How Many Hours of Sleep Should My Puppy Get?

How Many Hours of Sleep Should My Puppy Get?

I have seen multiple posts on social media saying during the pandemic, most people had a baby, got an air fryer, or got a puppy. That always makes me giggle, especially the part about getting an air fryer! I, in fact, got an air fryer AND a puppy. I left having a baby for the rest of you.

Sleepy, Little Puppy

For those of us who got a new puppy, managing the newness of a puppy is both exciting and difficult. If you have ever had a puppy, you’ll know that the average newborn puppy sleeps 22 hours a day might surprise you! When I got my new puppy, I felt like I was a parent of a newborn again. The puppy cried at night and I was back in the mode of no sleep. I remember thinking it was impossible for my puppy to be getting 22 hours of sleep if I was getting none. Soon, I found out that puppies get their 22 hours of sleep because they are polyphasic sleepers and humans are monophasic. What does that mean?

Polyphasic means that puppies get their sleep in many cycles. They get it through napping and shorter sleep cycles. A puppy can only sleep for 45 minutes at a time and actually go through two sleep phases within that time! That may prove difficult for us monophasic, or one phase, sleepers. Puppies may nap every hour after waking up. This means they may sleep 30 minutes to two hours and once they wake, they will sleep again within the hour. That truly is a lot of sleep, but for monophasic humans, this equals broken sleep and grumpiness the next morning, no matter how much coffee is involved.  

Puppies will wake up, go to the bathroom, play, eat, and repeat. It is not uncommon for very young puppies to fall asleep during or immediately after playing or eating, as they tire out very quickly. The more your puppy is active, the quicker they tire out.  

Not only do we have to contend with the sleep cycles of puppies, but also the ability of their bladders and bowels. Puppies have to go to the bathroom more often than older dogs and this goes for the nighttime as well. So prepare for little sleep yourself to help your new addition learn to go potty where it is supposed to go.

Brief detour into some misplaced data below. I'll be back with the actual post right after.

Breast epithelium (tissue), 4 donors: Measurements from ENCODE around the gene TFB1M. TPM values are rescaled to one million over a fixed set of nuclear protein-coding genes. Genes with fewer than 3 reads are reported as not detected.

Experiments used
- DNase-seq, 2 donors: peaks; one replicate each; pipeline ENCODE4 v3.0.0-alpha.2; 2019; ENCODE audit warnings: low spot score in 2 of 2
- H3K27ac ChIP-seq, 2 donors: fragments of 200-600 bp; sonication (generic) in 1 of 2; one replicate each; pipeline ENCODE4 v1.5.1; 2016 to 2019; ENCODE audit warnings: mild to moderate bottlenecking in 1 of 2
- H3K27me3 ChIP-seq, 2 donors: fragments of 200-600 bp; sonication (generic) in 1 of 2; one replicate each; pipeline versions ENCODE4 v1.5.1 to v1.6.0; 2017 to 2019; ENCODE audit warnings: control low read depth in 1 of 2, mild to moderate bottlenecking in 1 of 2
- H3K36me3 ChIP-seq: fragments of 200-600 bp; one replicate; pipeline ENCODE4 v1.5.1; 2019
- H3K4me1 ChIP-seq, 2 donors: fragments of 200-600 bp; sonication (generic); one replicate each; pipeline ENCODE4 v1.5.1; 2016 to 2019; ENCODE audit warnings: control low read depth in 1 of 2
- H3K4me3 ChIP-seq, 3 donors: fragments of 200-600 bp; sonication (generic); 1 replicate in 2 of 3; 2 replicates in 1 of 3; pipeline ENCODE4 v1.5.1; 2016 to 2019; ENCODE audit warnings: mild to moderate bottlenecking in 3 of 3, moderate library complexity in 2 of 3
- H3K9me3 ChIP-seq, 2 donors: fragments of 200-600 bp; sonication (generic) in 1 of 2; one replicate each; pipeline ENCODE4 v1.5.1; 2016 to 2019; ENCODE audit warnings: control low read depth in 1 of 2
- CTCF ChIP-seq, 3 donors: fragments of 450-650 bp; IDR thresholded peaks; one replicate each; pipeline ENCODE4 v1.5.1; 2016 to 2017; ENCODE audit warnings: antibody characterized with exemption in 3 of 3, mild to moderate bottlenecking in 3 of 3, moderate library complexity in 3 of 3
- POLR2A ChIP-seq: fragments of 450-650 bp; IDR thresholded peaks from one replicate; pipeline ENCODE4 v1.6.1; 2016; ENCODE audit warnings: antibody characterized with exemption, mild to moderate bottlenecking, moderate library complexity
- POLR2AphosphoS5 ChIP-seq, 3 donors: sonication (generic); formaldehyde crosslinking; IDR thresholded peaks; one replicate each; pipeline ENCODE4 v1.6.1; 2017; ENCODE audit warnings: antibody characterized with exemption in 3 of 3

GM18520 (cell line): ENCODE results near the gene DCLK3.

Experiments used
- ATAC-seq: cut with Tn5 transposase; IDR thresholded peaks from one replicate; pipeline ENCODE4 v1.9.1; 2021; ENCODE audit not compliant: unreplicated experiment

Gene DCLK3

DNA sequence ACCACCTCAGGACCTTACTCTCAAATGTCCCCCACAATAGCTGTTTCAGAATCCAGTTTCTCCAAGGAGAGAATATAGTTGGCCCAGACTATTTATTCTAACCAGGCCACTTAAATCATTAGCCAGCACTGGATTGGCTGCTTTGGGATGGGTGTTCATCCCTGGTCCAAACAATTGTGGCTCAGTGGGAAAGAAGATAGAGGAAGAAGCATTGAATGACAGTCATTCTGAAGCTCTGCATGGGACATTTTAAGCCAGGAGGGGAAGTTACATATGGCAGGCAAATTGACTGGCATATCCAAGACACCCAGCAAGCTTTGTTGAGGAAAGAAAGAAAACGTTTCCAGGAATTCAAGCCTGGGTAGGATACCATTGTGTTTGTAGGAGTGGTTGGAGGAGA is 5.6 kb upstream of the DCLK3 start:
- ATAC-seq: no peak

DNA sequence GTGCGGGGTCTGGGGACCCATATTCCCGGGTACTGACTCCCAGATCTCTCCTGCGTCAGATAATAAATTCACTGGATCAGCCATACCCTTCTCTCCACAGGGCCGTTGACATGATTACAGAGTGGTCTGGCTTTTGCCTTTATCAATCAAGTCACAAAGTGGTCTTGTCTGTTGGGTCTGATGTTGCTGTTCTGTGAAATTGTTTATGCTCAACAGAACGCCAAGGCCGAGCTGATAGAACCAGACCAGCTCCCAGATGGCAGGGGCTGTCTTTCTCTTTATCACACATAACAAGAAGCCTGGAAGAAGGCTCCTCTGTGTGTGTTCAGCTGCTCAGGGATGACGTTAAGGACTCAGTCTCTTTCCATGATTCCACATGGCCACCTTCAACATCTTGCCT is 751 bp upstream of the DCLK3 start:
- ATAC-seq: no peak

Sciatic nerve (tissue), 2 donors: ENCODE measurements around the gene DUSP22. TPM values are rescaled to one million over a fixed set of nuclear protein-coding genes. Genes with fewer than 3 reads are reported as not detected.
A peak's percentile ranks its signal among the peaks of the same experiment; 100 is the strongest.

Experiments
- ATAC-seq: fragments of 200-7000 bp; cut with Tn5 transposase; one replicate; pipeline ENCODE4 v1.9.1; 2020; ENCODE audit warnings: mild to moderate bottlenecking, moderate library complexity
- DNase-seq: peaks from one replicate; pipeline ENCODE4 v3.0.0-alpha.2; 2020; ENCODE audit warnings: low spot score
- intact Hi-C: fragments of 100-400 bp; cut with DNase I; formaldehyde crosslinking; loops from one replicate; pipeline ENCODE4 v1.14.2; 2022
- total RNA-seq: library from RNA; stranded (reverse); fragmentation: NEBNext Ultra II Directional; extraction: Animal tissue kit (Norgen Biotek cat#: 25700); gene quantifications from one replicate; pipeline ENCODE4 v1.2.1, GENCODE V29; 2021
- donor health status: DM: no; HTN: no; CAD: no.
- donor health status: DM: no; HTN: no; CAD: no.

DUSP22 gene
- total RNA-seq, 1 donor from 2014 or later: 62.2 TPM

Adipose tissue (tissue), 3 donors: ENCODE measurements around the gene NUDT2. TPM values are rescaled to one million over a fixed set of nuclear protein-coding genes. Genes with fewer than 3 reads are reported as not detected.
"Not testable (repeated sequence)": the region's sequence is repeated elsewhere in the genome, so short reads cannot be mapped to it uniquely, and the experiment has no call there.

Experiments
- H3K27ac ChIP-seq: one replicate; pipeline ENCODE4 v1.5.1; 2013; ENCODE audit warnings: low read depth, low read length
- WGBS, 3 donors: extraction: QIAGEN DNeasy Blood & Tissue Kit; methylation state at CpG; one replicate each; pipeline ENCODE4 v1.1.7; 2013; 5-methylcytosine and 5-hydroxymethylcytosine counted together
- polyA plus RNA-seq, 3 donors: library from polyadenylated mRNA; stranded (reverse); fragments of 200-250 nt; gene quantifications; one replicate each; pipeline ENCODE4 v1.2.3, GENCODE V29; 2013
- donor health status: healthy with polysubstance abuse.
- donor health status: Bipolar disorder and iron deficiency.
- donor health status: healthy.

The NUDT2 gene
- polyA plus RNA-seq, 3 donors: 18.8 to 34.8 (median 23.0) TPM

One of the cute parts about so much sleep is that you will see so many different sleeping positions with your pup. Most dogs prefer stretching out or curling up to sleep, but some will sleep on their backs, upside down, and in all kinds of other positions. This will be a great opportunity to get some adorable photos of your new little love.

Puppies may also twitch and snore while they are sleeping. This is perfectly normal. You may have seen your little pup twitching, running in place, etc. while it sleeps. This is rapid eye movement, and it happens very often.

There are some ways to help this process along and create good sleeping habit for your puppy:

  • Use a crate: crate training your puppy provides a dark, quiet, comfortable place for them to sleep. Purchasing a stuffed toy or blanket with the sound of their mother’s heartbeat or a warming pad will also give your puppy comfort while sleeping in the first few weeks. Click here for the one I used! They may associate the crate with sleep time and they’ll begin to understand that when they are put in the crate, it’s time to wind down and drift off. This process also helps with potty training as well! I love double rewards! If you’re still looking for a crate for your puppy, check out this folding dog crate that includes a leak-proof plastic tray.
  • Close proximity: keep the crate or the puppy’s sleep area close to you for the first portion of your dog’s life. The puppy is going to need to go potty quite often and you will need to hear the noises that will let you know it’s time. Being close to you will also help the puppy feel safe. Putting a shirt with your scent on it in the crate will also comfort your puppy while he sleeps.
  • Final potty break: take the puppy out right before bedtime to allow them to sleep comfortably at first.
  • Limit cuddles: I know it may be hard because they are so darn adorable, but try to avoid creating bad habits at night by cuddling or playing with your puppy when it wakes up during the night. When the puppy wakes, let it go potty, then right back to bed.

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How Much Sleep Should My Puppy Get?

There is a light at the end of the tunnel. By the time your puppy reaches four months old, they should begin to sleep through the night. At this stage, they shouldn’t have to go to the bathroom until morning.

Having a new puppy can emulate a newborn schedule closely. The important things to remember are patience, consistency, and, above all, enjoyment. Be patient knowing that this is a season of your puppy’s life. Be consistent in establishing routines to help you and your puppy develop good habits for life. Finally, enjoy this time of your puppy’s life as it is one of the more adorable stages that will make your heart grow with love for this new, brief part of your life.


It’s time to play!

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